Stability of Tokamak and RFP Plasmas with an Extended Region of Low Magnetic Shear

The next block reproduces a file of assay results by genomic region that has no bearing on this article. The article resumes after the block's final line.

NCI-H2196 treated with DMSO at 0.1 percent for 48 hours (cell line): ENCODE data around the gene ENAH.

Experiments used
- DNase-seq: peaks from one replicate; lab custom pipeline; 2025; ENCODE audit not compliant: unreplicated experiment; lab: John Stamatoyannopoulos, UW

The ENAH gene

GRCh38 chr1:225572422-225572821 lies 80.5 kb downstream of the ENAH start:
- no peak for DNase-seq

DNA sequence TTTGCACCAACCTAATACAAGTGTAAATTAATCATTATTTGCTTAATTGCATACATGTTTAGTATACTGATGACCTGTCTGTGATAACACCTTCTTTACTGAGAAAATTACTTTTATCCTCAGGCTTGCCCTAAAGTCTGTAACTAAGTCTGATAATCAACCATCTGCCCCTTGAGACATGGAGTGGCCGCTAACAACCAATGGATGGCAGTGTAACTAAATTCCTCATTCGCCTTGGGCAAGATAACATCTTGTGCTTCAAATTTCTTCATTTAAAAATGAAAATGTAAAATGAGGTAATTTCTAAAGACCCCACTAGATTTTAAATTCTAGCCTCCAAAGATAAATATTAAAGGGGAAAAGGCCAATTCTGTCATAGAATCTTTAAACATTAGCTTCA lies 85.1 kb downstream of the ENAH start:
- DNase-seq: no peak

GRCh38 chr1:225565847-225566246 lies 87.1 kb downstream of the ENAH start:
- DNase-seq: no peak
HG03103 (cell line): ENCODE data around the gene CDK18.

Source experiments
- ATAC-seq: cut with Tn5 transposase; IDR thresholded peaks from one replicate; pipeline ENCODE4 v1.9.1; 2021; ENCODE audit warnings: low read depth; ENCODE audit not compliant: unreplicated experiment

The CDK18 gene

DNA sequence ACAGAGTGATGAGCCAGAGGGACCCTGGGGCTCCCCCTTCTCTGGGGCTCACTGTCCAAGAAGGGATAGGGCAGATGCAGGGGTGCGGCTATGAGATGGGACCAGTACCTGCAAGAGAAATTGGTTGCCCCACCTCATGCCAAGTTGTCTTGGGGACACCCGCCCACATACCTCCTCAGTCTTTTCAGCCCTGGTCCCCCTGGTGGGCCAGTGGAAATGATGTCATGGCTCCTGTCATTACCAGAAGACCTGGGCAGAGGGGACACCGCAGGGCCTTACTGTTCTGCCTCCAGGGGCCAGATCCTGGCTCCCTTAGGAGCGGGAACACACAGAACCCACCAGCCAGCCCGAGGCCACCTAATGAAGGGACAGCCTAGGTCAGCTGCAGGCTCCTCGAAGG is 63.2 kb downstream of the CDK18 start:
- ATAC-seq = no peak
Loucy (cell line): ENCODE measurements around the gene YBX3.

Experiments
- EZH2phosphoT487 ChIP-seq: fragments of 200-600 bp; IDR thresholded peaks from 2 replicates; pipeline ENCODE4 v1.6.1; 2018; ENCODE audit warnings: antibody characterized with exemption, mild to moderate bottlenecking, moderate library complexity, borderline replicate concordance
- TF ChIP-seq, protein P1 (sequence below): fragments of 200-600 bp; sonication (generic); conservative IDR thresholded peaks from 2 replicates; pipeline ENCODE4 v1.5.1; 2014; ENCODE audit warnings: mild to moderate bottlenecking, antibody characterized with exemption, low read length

It has been observed experimentally that magnetically confined plasmas, characterised by the safety factor q with a small or slightly inverted magnetic shear, have good confinement properties. Such plasmas typically have no internal transport barrier, operate with q95 around 4 and are good candidates for long pulse operation at high fusion yield in the reactor ITER. These hybrid scenarios are an intermediate step between the reference standard H-mode (high confinement) scenario with monotonic q and inductive current, and advanced scenarios with strongly reversed magnetic shear in which the entire plasma current is ideally generated non-inductively. This thesis focuses on the study of the dynamics of hybrid plasmas, with weak or almost zero magnetic shear, in tokamak and Reversed Field Pinch (RFP) configurations, when q in the central region assumes values close to one (tokamaks) or to a rational number (tokamaks, RFPs), though the exact resonance is avoided. The first part of this thesis is focused on the study of tokamak and RFP equilibria with slightly reversed shear when an extremum in the safety factor is close to a low order rational. These equilibria are characterised by the possible presence of internal helical cores, although the plasma edge is symmetric in the toroidal direction. Such 3D structures can be understood as the result of the nonlinear saturation of ideal MHD modes. The amplitude of large scale m=1 helical displacements in tokamak and RFP plasmas is investigated using contrasting approaches, namely 3D equilibrium and non-linear stability codes. The non-linear amplitude of such saturated modes obtained with the stability code is compared both with the helical core structure resulting from equilibrium numerical calculations, and with analytic predictions which extend the nonlinear treatment of reversed q plasmas to arbitrary toroidal mode numbers. A preliminary study of the impact of a n=1 RMP on the equilibrium helical distorsion is also presented. The second part of the thesis is devoted to the analytical and numerical study of the stability of an initially axisymetric tokamak configuration when the safety factor is almost flat and very close to a rational value over a macroscopically extended region in the plasma centre. Such conditions typically occur either in hybrid scenarios or following reconnection of a global instability such as a sawtooth. This configuration is characterised by non-negligible coupling between a fundamental mode and its Fourier adjacent modes. A dispersion relation has been derived both for ideal and resistive modes, with additional non-MHD effects such as plasma diamagnetism, viscosity and equilibrium velocity flows. The analytical results show that the resistive sidebands coupled to a core kink-like mode exhibit extremely fast growth, though additional non-MHD effects tend to moderately reduce the extreme growth rate of the resistive modes. The existence of such modes has been confirmed numerically, where the sensitivity of the growth rate to changes in resistivity and two-fluid effects has been demonstrated, and thus in turn provides generally good agreement with the analytical theory developed. A family of modes are obtained, including modes with novel scaling against plasma resistivity, some of which rotate in the electron diamagnetic direction, and others in the ion diamagnetic direction, consistent with experimental observations in e.g. TCV during hybrid-like operation.

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